This is a wonderful book. Norman Lewis had a most remarkable and peculiar childhood and early adulthood. He was sent from proto-suburban pre-war Enfield to live with his grandfather and three aunts in Carmarthen, 'Welsh Wales'. All three aunts were a bit touched and hilariously funny descriptions by Lewis lighten what were in fact very sad, strange and pitiful lives. He captures the stultifying pettiness and conformity of deeply provincial lives with unsentimental clarity and insight.
Back in Enfield, his father, a very reluctant pharmacist, gave up his day-job to become a medium, he and Lewis's mother having embraced Spiritualism. Again. Lewis writes with laugh-out-loud humour about scenes and events that at bottom were really rather pathetic and not a little bizarre.
Lewis lived through the last of the era of pre-suburban England. The countryside around his home was still covered with cherry and apple orchards. The local milord still granted 'the living' to the local vicar and had always been the MP for the area in the certainty that all the locals would vote for him if they wanted to continue in work and live in their homes, which he owned. Lewis saw the first bulldozers begin to tear up the orchards to create what is now the unbroken suburban landscape of North London.
His marriage to a Sicilian girl continued the eccentric and colourful course of his life. His father-in-law had arrived in London after narrowly escaping being 'whacked' [as a de Niro character might now say] in New York. Ernestina clearly married Lewis as a tactic of rebellion against her father but Lewis formed a close bond with the family non the less and describes them with great affection and humour.
Come the war and Lewis is subject to all the seemingly inevitably preposterous and inane events that serving in Britain's armed services entailed. Why were many tons of freeze-proof margerine and thousands of snow shovels [without shafts] piled on a dockside in North Africa? How come his commanding officer spoke to foreigners in Latin? Why was this man in his post so long, before being removed from his office by a medic assisted by a rifleman, for taking the morning meeting dressed only in his Sam Browne and with his revolver on the desk?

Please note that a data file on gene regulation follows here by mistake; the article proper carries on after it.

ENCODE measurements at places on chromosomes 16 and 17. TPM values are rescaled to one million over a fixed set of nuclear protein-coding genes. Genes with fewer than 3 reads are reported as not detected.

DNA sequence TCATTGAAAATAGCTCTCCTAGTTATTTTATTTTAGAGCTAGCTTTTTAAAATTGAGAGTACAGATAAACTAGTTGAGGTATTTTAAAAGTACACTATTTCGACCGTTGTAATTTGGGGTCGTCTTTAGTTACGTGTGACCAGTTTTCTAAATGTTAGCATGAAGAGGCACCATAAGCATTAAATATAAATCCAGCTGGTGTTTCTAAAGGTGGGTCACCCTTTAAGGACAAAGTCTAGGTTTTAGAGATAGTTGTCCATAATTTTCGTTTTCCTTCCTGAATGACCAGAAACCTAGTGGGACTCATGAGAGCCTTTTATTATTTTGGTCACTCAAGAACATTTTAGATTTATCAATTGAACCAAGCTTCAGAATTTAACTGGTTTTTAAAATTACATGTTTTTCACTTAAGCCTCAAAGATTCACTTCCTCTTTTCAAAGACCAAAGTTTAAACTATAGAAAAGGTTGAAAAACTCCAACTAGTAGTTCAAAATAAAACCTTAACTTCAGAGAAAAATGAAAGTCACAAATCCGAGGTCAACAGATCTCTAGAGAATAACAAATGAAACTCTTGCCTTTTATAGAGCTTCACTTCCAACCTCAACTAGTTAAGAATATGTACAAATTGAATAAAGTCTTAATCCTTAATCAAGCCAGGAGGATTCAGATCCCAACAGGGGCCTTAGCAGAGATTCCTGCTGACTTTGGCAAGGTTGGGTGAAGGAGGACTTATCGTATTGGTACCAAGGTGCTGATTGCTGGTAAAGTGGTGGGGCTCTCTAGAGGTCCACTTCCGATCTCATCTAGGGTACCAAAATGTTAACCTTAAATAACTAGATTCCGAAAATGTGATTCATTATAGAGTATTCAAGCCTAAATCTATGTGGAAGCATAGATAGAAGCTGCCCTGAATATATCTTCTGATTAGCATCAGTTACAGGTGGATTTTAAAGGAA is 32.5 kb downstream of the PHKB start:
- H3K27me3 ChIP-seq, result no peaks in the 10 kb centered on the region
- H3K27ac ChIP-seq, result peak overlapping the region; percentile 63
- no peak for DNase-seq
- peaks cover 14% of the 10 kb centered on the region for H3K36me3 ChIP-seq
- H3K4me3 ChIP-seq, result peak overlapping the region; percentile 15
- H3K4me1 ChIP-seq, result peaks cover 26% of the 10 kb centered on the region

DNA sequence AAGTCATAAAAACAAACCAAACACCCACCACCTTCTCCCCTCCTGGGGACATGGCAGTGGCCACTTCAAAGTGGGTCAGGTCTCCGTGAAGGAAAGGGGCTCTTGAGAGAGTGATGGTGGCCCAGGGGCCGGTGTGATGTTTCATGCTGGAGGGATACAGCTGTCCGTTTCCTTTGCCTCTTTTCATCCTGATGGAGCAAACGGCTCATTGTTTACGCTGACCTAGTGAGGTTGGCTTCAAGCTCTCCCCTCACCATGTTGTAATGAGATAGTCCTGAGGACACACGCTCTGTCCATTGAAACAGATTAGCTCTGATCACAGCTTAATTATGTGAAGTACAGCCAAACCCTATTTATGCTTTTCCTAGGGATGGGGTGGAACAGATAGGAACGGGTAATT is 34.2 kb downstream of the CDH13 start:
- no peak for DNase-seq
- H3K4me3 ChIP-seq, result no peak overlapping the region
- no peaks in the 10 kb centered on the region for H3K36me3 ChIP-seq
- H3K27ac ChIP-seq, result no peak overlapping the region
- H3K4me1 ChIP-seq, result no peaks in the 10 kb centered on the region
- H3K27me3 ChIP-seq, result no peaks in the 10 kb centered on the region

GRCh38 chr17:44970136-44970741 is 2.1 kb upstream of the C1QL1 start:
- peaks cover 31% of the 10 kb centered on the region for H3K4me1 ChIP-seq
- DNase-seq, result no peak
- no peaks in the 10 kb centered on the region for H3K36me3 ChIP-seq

Lewis ended the war in Naples and saw much harrowing poverty and misery. His book 'Naples '44' was the result.
His first marriage ended in typically Lewisian bizarre fashion in Guatemala, where his wife had lived for the war years.
He married again - we are never told his new wife's name - and he has three children. We are only told the name of two of them. They move for a period from rural Essex to a small village north of Rome, where they live in an abandoned convent, part of the palace of a charming, slightly faded Count. As ever with Lewis, colourful characters and events are described with his trademark limpidity of prose, such a pleasure to read.
So often, Brits return home from the continental adventure because of the problems associated with the education of their children. Lewis and his family return to rural Essex.
This book is a marvellous read. There is constant humour throughout - not jokes or jocularity in the prose but Lewis's precise focus and telling descriptions of the many very peculiar people he has come across and the many bizarre events in his life inevitably bring out the overwhelming absurdity of life.
BUT BEWARE! This book was first published in 1985 as "Jackdaw Cake". If, as I do, you already own that book, you will find it identical, word for word to the end of chapter 22. This book has had the final part, his life in Italy, tacked on to the end of the previous book. It should really have the same title as the earlier book because 337 of its 390 pages are the same. It is true that the blurb on the back cover does say "originally published in 1985 .." but not under this title. Fooled me. Naughty Picador - lose one star.